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Internal Investigations: Common Mistakes HR Professionals Can Make

Planning, consistency, thoroughness, and speed are the skills needed for HR managers to conduct effective internal investigations.

Conducting thorough internal investigations is necessary for creating a well-run workplace. Anything less can send signals to internal and external stakeholders that you don’t take workplace issues seriously or that the organization does not care what is going on with the company. But internal investigations can be a challenge to conduct well. Internal investigations contain numerous pitfalls that can lead to a subpar investigation, which can send the wrong message. Let’s take a closer look at common mistakes HR professionals make when conducting internal investigations.

  1. Not Gathering Sufficient Evidence

    When conducting an internal investigation, an HR manager is in many ways like a detective gathering evidence to prove or disprove allegations. But many HR managers fail to gather sufficient evidence to appropriately investigate the accusations. Physical evidence, like e-mails, should be gathered before any interviews are conducted. Physical evidence can provide initial corroboration of allegations, but alone is not enough for a complete investigation. Interviews will also need to be conducted. Interview questions should be planned out in advance and should be open-ended to draw information out of witnesses. The physical evidence obtained can often be used to confront interviewees.1

    Internal Investigations: Common Mistakes HR Professionals Can Make

  2. No Reporting System

    Another common mistake HR managers make when conducting internal investigations is not having an internal reporting system to receive complaints. Many internal investigations are stopped before they ever get started because staff do not know the proper channels for filing a complaint or there is no policy in place detailing what should happen once the complaint is received. A reporting system can make it easier for HR managers to assign cases, monitor the progress of investigations, and ensure no complaints are left unresolved.2

  3. Not Conducting a Prompt Investigation

    Time is of the essence in internal investigations. Investigations that take too long to get started or complete can send the wrong message and can leave staff thinking that the complaint is not important. With investigations involving allegations of harassment, a delay could even subject the complaining employee to further harassment. 3 However, an investigation should not be done in such a hasty way that it is not thorough. The challenge with internal investigations is conducting a thorough investigation with minimal delay.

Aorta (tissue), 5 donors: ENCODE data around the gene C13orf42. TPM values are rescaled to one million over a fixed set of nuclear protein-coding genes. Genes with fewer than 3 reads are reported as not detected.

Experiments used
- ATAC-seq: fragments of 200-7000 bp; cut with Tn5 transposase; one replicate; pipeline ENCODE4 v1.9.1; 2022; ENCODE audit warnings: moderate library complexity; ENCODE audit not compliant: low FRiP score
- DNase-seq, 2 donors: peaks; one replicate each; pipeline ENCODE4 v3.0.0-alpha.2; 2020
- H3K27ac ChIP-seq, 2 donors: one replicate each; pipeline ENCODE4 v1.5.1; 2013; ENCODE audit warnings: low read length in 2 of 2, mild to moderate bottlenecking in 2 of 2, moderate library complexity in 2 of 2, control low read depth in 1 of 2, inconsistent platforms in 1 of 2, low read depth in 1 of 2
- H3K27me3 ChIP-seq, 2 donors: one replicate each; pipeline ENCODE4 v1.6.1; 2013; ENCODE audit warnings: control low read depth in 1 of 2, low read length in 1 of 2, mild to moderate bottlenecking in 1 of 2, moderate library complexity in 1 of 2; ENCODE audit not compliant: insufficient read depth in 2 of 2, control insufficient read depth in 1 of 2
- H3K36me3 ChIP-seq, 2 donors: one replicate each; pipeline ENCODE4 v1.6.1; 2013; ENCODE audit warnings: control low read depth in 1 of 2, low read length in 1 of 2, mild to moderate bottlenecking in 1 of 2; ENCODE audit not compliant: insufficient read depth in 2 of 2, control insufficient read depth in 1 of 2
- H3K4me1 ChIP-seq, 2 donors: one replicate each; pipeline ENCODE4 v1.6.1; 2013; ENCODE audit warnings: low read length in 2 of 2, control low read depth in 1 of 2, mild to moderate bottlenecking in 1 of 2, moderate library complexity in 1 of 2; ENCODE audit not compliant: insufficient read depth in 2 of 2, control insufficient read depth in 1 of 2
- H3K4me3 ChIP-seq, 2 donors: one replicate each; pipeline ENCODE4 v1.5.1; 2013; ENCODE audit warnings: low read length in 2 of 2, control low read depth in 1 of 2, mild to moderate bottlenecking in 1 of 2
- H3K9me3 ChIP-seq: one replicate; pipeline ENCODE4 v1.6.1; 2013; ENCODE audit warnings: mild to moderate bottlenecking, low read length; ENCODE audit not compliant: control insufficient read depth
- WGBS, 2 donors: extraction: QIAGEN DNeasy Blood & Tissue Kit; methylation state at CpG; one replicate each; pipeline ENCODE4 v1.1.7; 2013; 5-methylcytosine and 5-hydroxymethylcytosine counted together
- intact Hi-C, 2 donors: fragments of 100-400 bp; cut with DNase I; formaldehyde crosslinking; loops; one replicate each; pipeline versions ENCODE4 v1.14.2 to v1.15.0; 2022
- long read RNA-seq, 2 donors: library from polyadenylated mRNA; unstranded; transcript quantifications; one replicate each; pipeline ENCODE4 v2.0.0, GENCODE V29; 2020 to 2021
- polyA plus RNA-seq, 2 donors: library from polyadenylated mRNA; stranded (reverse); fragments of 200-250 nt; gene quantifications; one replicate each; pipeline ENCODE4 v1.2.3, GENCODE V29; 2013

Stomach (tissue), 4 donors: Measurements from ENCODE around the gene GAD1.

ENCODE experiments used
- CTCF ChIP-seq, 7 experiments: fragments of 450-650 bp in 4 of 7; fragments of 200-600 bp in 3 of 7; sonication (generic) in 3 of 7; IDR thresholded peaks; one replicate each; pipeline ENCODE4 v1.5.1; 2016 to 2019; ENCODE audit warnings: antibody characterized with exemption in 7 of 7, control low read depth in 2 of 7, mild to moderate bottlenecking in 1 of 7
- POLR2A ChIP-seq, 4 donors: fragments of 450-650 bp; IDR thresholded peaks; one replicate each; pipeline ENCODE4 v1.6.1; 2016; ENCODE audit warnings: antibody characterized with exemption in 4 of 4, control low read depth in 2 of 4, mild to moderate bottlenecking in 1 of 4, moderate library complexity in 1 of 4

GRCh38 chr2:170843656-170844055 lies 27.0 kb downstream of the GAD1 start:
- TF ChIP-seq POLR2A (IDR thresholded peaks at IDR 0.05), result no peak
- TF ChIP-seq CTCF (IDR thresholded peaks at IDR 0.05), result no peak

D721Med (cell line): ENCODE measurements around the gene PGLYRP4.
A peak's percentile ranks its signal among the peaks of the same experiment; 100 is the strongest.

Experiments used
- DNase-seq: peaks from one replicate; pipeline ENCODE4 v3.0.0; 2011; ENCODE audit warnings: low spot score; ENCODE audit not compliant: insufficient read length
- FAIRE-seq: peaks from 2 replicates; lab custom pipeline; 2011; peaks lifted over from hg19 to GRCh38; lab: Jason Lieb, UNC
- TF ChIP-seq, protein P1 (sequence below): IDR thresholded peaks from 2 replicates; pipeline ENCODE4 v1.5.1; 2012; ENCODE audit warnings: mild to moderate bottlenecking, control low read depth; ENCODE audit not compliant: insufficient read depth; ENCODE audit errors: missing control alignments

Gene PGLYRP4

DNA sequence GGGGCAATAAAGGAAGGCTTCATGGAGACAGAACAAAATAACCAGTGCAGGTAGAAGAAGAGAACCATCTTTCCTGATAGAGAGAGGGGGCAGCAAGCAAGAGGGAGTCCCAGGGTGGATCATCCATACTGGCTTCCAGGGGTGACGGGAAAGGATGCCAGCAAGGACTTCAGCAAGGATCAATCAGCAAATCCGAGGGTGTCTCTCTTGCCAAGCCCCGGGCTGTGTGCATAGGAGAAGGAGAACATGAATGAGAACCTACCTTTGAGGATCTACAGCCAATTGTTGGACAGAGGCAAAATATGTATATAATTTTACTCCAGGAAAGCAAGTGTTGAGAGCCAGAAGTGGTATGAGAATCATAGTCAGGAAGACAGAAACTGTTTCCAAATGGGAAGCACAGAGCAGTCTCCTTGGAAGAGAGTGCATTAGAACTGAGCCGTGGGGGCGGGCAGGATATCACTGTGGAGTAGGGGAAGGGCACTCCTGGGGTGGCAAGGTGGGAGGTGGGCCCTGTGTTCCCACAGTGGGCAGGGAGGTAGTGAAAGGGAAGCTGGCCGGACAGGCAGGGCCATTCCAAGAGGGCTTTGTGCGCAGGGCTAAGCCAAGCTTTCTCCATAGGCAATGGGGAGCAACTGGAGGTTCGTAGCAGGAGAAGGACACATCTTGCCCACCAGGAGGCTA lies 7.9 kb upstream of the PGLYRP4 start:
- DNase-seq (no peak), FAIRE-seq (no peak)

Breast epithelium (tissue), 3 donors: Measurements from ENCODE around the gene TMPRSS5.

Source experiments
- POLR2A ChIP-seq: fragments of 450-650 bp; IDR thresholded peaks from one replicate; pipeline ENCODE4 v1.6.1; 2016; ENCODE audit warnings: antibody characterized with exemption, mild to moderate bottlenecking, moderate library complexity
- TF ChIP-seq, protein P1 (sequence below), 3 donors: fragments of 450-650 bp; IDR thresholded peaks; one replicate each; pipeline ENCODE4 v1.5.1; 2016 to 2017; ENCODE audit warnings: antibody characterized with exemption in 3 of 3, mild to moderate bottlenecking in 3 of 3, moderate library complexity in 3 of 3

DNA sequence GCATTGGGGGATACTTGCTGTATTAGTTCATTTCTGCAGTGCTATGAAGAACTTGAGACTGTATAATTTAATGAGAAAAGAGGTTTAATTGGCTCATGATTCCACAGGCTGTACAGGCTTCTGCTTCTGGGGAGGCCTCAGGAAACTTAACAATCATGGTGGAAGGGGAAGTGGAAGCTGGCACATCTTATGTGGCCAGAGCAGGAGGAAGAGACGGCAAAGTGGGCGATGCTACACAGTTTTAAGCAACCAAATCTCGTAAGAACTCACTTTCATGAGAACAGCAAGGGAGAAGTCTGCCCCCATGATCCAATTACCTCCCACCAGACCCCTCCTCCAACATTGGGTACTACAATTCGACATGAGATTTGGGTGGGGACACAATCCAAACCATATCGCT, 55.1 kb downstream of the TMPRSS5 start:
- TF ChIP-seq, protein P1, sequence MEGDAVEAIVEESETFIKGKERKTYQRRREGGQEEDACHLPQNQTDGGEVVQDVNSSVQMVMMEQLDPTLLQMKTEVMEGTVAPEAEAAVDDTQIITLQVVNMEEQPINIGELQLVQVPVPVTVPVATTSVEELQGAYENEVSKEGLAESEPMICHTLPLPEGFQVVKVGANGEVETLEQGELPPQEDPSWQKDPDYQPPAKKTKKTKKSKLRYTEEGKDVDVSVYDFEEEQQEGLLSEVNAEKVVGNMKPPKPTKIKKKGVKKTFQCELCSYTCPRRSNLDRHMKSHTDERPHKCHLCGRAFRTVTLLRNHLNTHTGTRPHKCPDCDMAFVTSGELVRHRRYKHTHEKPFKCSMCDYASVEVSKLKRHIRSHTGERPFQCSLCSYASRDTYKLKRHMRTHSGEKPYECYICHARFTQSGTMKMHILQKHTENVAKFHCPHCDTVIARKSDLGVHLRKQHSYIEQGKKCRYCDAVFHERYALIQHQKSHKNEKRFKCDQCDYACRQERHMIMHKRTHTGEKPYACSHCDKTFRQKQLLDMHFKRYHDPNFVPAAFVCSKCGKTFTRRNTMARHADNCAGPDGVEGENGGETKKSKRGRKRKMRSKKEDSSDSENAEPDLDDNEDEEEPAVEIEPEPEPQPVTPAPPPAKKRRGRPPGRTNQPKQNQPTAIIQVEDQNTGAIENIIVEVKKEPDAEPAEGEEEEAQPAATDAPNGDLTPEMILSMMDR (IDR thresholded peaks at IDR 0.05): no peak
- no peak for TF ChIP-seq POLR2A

4. Lacking Objectivity

    An HR manager must remain objective throughout the course of the investigation. While anyone can be influenced by an unconscious bias, investigators should acknowledge any biases and be sure they do not influence their analysis or ultimate conclusion.4 A lack of objectivity can cause an investigation to reach a conclusion before it is thoroughly completed. A lack of objectivity can also lead the investigation to be conducted in a way that simply justifies the premature conclusion.

  5. Inconsistency

    The final common mistake HR managers make when conducting internal investigations is inconsistency, or handling similar investigations differently. Inconsistent investigations can lead to claims of discrimination and even a lawsuit. Similar situations should be treated in a similar manner to avoid any suggestion of discrimination. If one claim is investigated but another is not, ensure there is a valid reason for doing so. If one employee is sanctioned more severely than another for a similar set of circumstances, be prepared to justify the discrepancy.5 If situations appear similar, but actually are not, it is best to be able to articulate the differences to avoid the notion of inconsistency.

Anyone with a human resource career can attest that internal investigations are a challenging aspect of the job. Internal investigations require a multidisciplinary skillset that is not easily learned. But an MS in Human Resource Management helps you deepen your knowledge of internal investigations to avoid the common mistakes. A master’s in human resource management can help you gain the strategic, organizational, management, and analytical skills that today’s employers are seeking. And earning it from an accredited online university lets you reach your professional goals with minimal disruption to your everyday schedule.

Internal investigations are one of the most important, yet challenging, aspects of an HR manager’s job. But the common mistakes can be avoided with proper planning, preparation, and thoroughness. An MS in Human Resource Management can be a great way to gain the skills necessary to avoid the mistakes made during internal investigations.

Walden University is an accredited institution offering an online MS in Human Resource Management degree program. With Walden University, you can earn your degree with minimal disruption to your everyday schedule.


1Source: www.shrm.org/hr-today/news/hr-magazine/pages/1214-workplace-investigations.aspx
2Source: i-sight.com/resources/common-workplace-investigation-mistakes/
3Source: www.corpmagazine.com/uncategorized/top-10-mistakes-employers-make-in-investigating-employee-complaints/
4Source: ogletree.com/shared-content/content/blog/2015/october/top-10-workplace-investigation-mistakes-part-i
5Source: www.nolo.com/legal-encyclopedia/avoid-workplace-investigation-mistakes.html

Walden University is accredited by The Higher Learning Commission, www.hlcommission.org.

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